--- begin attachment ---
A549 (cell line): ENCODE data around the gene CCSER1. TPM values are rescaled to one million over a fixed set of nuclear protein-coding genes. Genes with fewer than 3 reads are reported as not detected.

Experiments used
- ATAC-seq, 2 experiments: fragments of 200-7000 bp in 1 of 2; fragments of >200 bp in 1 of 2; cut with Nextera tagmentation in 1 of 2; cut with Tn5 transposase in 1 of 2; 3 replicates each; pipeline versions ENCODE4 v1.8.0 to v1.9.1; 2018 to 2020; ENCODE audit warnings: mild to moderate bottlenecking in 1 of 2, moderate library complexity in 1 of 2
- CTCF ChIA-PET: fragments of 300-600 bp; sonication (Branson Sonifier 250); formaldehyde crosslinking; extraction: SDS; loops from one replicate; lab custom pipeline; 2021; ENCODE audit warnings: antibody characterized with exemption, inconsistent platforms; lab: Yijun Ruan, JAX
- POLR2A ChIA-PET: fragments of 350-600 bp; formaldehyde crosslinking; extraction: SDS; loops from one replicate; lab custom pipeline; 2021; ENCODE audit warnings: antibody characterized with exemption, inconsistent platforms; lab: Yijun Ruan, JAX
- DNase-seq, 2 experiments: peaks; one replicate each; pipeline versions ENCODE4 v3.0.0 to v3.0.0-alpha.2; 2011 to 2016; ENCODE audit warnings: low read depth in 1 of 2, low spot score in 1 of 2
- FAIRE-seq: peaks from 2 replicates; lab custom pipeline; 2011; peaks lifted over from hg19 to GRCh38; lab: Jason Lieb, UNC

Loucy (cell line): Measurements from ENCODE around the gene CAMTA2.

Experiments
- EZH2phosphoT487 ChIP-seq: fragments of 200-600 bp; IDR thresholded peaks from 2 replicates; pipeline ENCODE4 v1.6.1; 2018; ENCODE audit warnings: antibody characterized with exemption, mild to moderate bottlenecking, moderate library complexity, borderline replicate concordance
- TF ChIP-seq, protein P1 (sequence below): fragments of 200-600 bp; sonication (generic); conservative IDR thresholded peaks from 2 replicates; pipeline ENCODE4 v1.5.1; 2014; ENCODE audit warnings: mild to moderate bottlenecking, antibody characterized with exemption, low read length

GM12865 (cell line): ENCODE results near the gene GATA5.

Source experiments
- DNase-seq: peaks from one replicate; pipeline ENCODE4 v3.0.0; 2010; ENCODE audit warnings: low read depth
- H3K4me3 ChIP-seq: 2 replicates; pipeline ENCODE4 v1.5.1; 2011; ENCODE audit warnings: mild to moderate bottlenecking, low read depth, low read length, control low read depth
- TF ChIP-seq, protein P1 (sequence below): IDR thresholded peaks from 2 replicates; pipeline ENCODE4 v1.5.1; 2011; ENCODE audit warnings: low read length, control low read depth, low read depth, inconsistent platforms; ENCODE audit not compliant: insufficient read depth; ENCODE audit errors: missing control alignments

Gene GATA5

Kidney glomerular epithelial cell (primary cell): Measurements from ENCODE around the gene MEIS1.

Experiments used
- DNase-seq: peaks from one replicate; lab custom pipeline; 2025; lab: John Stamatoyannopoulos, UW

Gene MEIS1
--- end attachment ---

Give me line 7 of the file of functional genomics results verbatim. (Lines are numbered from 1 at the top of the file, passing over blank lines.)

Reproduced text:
- FAIRE-seq: peaks from 2 replicates; lab custom pipeline; 2011; peaks lifted over from hg19 to GRCh38; lab: Jason Lieb, UNC